Odd Fellows' Hall (May 17, 1864)
Advertisement: Daily National Intelligencer, 16 May 1864, 3.
Advertisement: Daily National Intelligencer, 17 May 1864, 3.
Review: Daily National Intelligencer, 19 May 1864, 3.
Review: Daily National Intelligencer, 20 May 1864, 3.
Daily National Intelligencer, May 16, 1864.
We invite the attention of our readers to Teresa Carreno’s announcement of a grand concert for the benefit of our sick and wounded in Washington from the recent battles, to be given under the sanction of Acting Surgeon General Barnes. Ad for May 17, 1864 concert.
Daily National Intelligencer, May 17, 1864.
Concert this evening. Teresa Carreno’s concert this evening, at Odd Fellows’ Hall, will prove an event of especial interest. The fame of this wonderful child and the brilliancy of her genius permit us to anticipate an enjoyment of the most pleasurable and elevated character. The proceeds of this entertainment are to be appropriated to the comfort and alleviation of the wounded and suffering soldiers now from the field of strife and battle. The programme presented is of the highest order, comprising several works of the great masters--operatic gems, with English song and Scotch ballads. Her accompaning [sic] artists are among the most distinguished.
Daily National Intelligencer, May 19, 1864.
Teresa Carreno’s Concert. This wonderful child, only ten years of age, is almost a prodigy. Her concerts are given at Odd Fellows’ Hall, and her success fully justifies the highest commendation. She is enchanting. What the secret is of her power we know not, but it almost surpasses belief that one so young should produce effects so astonishing. She is well sustained by other artists.
Daily National Intelligencer, May 20, 1864.
Teresa Carreno. Do our good people know that this extraordinary child is giving concerts in our city? Do they know that her performances fill with admiration and awe the minds and hearts of her listeners? Do they know that she is not merely a child, but a great pianist, who renders music with the great soul which God has given her?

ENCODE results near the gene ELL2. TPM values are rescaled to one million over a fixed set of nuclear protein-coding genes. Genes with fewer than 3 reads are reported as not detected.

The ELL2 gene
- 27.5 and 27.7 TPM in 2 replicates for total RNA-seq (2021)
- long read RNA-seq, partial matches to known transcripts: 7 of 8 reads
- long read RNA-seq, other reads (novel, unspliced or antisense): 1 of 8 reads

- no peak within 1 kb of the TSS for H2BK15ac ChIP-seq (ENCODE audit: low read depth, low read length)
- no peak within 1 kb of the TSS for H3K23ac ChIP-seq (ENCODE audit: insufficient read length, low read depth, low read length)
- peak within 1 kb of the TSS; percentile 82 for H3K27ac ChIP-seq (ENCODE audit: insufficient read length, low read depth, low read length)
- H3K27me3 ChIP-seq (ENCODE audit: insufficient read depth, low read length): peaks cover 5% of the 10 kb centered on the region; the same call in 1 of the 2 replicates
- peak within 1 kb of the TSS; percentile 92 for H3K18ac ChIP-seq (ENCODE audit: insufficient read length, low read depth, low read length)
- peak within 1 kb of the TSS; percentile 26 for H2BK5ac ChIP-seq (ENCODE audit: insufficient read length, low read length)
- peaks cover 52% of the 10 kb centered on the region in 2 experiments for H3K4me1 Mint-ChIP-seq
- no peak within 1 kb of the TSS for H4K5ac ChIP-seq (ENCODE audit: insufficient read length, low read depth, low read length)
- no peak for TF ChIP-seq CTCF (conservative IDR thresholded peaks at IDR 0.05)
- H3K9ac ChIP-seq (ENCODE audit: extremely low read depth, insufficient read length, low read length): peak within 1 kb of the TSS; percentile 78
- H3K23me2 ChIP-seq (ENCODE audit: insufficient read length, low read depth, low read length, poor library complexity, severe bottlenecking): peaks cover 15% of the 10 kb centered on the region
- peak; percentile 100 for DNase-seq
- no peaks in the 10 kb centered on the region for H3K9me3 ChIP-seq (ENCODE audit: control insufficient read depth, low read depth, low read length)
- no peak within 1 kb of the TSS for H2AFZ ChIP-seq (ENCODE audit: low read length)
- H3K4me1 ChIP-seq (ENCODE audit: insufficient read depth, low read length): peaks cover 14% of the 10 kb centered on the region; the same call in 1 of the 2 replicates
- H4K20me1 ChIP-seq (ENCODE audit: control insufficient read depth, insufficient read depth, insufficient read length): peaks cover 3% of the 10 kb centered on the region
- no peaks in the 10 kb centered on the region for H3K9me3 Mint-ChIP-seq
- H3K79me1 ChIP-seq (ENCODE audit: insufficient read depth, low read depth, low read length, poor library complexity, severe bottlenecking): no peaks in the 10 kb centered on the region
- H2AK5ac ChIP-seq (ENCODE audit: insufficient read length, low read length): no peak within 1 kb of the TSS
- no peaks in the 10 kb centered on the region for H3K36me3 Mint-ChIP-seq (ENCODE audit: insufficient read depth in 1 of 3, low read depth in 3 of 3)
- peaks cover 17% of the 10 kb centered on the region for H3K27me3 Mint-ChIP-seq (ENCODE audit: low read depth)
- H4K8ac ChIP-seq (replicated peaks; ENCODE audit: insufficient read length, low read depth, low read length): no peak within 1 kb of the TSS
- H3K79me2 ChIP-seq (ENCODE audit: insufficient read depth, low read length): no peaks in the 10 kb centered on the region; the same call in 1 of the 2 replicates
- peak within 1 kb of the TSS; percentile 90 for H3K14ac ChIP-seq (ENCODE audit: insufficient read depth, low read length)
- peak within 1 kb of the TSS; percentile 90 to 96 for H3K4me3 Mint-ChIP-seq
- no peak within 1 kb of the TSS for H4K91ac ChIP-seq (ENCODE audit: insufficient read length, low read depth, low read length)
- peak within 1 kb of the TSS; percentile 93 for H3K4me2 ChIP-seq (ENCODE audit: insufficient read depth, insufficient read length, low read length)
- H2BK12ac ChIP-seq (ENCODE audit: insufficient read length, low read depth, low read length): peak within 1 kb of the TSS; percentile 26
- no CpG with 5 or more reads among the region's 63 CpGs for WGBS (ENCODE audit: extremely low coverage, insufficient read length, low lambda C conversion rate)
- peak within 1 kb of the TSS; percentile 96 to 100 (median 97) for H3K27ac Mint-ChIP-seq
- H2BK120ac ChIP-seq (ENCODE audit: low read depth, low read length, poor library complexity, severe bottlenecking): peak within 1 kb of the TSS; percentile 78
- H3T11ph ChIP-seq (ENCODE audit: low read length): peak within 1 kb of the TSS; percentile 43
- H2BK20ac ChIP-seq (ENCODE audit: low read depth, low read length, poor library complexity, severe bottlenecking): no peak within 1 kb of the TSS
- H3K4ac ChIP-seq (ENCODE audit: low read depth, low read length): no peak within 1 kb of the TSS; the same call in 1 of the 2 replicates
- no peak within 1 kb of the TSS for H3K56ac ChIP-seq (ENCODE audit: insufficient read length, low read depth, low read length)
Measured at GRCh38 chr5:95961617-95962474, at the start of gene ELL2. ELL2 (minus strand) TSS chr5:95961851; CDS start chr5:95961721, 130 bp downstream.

No pen can do justice in describing the beautiful playing of this perfect artist. She must be heard and seen to be fully appreciated; and it is then only we can realize that she possesses the skill of a Gottschalk and the soul of a Mendelssohn. Although led to expect a great deal from representations of her abilities by competent judges, we confess to being completely surprised when we heard her. Her playing goes right to one’s heart, and is marked by a modesty which is always characteristic of real genius; and we believe it impossible for any one possessing the most ordinary musical appreciation to see and hear her without feeling his heart go out to her as to one to be loved and cherished. The educated musician must feel that he listens to something of God’s own special creation. No amount of mechanical application could have produced such perfection of music even if it had dated from her birth. The Almighty alone can cause this marvellous perfection attained at so early an age. We earnestly recommend our readers to attend her last farewell concert on Saturday evening at Odd Fellows’ Hall. The artists who accompany her are among our most able. Let a just appreciation of such rarely combined talent be recognized by giving Teresa a crowded and elegant house.